There are plenty of people who enjoyed "Resistance: Fall of Man." There are admittedly fewer who enjoyed "Resistance 2." But it's safe to say I am in neither of those groups. They're not bad games, mind you, but they never felt like anything much more than passable shooters. Shooters attempting to match the quality of games like "Halo" and "Call of Duty," but never quite making it.
So it was with trepidation that I began playing the first few levels of "Resistance 3" on a preview build Sony sent over. And guess what? I'm suddenly on board.
There's something almost intangible about why I like "Resistance 3" so much more than I did the first two games. I'm still fighting the same aliens, with most of the same weapons, in familiar, post-alien invasion settings. But there's something crunchier going on here. Someone that discourages me from setting the controller down.
The most obvious culprits are the revised weapons. Although series mainstays like the Bullseye SMG, the Auger rifle and the Rossmore shotgun have returned, they've been seriously tweaked. The Bullseye for one, actually feels powerful when fired. It used to feel more like the laughable Needler from "Halo," but now it feels like that auto-targetting gun from "The Fifth Element." The same can be said about all the weapons, both returning and new. They all seem to pack more of a punch.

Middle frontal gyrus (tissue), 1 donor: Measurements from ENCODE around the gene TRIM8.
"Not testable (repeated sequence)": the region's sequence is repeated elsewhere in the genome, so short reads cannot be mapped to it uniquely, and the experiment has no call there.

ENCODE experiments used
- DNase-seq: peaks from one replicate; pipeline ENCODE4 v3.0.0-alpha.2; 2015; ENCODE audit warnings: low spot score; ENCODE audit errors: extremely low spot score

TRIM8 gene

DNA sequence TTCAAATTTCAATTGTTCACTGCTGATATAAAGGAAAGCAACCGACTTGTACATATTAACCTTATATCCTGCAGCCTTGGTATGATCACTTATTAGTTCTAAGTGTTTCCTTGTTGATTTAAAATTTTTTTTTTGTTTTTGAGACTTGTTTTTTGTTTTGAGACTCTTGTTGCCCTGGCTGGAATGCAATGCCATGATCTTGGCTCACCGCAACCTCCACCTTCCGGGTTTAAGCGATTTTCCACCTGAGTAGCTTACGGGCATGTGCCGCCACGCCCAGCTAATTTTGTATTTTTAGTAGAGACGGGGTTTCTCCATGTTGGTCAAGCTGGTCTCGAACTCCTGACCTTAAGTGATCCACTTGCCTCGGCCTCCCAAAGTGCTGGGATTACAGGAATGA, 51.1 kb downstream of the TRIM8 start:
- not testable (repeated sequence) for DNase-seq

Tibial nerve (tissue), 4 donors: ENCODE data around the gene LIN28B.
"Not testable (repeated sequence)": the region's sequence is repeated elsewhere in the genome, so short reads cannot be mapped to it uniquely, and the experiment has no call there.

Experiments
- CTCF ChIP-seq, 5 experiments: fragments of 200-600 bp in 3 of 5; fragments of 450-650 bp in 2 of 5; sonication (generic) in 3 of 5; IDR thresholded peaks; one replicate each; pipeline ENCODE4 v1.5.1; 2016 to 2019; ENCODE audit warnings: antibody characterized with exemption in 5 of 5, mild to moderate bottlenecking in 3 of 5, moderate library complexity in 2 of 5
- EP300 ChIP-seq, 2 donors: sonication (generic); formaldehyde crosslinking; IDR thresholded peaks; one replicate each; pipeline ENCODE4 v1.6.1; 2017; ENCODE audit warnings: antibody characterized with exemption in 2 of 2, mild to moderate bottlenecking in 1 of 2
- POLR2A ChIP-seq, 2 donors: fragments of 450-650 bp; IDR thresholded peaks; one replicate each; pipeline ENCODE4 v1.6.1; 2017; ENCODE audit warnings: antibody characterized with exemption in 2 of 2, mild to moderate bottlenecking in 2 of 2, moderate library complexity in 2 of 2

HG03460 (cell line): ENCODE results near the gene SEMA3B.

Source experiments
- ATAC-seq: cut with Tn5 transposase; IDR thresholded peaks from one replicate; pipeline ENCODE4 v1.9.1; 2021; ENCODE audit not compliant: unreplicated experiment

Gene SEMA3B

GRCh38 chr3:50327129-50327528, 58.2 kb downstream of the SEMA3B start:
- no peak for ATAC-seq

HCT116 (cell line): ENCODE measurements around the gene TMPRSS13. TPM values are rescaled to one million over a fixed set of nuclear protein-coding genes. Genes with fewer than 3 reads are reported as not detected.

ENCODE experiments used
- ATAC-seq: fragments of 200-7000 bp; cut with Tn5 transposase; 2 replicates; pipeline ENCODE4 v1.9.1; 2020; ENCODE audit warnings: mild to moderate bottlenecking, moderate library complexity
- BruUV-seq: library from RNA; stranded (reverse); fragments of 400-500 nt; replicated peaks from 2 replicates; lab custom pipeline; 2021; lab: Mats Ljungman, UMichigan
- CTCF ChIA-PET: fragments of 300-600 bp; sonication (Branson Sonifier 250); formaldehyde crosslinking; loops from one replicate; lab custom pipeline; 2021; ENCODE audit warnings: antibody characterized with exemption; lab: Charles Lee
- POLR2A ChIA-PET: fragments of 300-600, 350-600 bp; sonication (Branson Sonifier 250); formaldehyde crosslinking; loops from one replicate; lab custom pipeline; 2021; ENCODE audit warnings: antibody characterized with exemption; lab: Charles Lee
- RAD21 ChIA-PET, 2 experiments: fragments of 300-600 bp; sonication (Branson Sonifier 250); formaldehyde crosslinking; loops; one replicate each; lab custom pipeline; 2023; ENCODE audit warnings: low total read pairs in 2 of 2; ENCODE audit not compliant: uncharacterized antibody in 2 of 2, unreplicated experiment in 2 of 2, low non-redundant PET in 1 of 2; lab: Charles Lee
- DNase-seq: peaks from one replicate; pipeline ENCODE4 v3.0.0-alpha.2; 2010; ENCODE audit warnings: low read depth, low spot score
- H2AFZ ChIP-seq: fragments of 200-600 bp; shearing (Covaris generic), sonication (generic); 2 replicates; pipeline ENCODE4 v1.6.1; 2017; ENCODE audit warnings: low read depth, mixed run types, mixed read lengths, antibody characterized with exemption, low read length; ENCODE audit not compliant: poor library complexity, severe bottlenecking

The other major improvement to the weapons is experience. Insomniac Games made a name for itself with the "Ratchet & Clank" series, which has been doing weapon experience for years. Now they've finally brought the concept to "Resistance 3." Basically the more you use a weapon, the more experience you earn for that weapon. Level it up and you'll unlock new abilities for that weapon. Your assault rifle might get a long-range scope or your sniper rifle might sear through multiple targets at once. It encourages you to mix and match your playstyle, but never penalizes you for sticking with what you like.
But, perhaps the most obvious reason for my new-found attraction to "Resistance 3" is how much fun it is. The revised weapons make every encounter (at least in the first few levels) a blast to play through. You know it's a good sign when you're actually looking forward to your next enemy encounter, rather than dreading it. Very few shooters have been able to pull this off as well as Insomniac has.
There's plenty more to like. The visuals are absolutely stunning and the world is far more personal and interesting than any of the "Resistance" games before it. And this is only after playing for a couple hours.
I'll gladly admit that I've never looked to the PS3 as a platform leading the way for FPS games. With "Resistance 3," though, Xbox fans are going to have plenty to be jealous about when the game launches in September.